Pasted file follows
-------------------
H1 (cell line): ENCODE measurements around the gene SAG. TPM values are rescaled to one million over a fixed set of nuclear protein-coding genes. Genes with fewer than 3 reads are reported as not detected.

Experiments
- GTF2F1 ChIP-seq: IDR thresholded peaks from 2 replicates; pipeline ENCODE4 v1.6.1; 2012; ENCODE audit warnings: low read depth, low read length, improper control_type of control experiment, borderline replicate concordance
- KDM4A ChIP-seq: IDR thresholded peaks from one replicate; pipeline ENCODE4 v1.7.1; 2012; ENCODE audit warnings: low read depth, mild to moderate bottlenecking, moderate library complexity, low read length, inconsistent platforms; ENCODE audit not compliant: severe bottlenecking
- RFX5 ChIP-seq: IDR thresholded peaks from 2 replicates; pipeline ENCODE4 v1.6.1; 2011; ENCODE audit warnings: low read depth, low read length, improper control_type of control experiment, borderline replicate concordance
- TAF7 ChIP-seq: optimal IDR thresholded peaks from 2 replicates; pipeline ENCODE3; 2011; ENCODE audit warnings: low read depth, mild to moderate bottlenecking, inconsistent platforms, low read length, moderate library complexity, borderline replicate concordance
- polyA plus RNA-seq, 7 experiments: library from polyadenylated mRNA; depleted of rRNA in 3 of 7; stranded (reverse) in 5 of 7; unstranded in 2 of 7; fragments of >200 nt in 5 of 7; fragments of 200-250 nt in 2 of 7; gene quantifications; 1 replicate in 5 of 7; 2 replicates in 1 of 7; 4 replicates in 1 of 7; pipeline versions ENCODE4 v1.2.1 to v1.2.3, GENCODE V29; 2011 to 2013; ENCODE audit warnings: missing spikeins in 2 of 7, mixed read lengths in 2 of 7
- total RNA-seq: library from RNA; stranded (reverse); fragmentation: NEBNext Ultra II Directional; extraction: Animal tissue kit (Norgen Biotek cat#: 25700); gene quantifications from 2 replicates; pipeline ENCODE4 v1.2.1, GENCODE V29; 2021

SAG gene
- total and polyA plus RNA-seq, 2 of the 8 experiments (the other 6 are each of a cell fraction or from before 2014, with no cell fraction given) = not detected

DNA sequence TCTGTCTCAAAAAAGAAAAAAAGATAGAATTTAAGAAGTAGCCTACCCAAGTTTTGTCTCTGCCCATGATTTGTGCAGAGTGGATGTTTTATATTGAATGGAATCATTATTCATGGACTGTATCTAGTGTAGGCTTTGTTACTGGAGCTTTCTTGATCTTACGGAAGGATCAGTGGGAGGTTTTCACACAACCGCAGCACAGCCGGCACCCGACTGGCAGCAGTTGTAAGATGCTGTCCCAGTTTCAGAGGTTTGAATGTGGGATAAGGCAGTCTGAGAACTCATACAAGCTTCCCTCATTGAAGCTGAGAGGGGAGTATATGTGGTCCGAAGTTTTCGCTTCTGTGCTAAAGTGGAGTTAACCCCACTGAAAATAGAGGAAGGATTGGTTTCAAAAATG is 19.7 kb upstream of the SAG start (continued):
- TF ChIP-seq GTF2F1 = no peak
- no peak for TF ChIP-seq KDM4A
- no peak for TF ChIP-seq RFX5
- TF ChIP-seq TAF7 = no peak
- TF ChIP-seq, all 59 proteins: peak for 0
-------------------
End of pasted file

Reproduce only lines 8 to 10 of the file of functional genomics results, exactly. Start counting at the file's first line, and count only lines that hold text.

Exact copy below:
- total RNA-seq: library from RNA; stranded (reverse); fragmentation: NEBNext Ultra II Directional; extraction: Animal tissue kit (Norgen Biotek cat#: 25700); gene quantifications from 2 replicates; pipeline ENCODE4 v1.2.1, GENCODE V29; 2021

SAG gene
- total and polyA plus RNA-seq, 2 of the 8 experiments (the other 6 are each of a cell fraction or from before 2014, with no cell fraction given) = not detected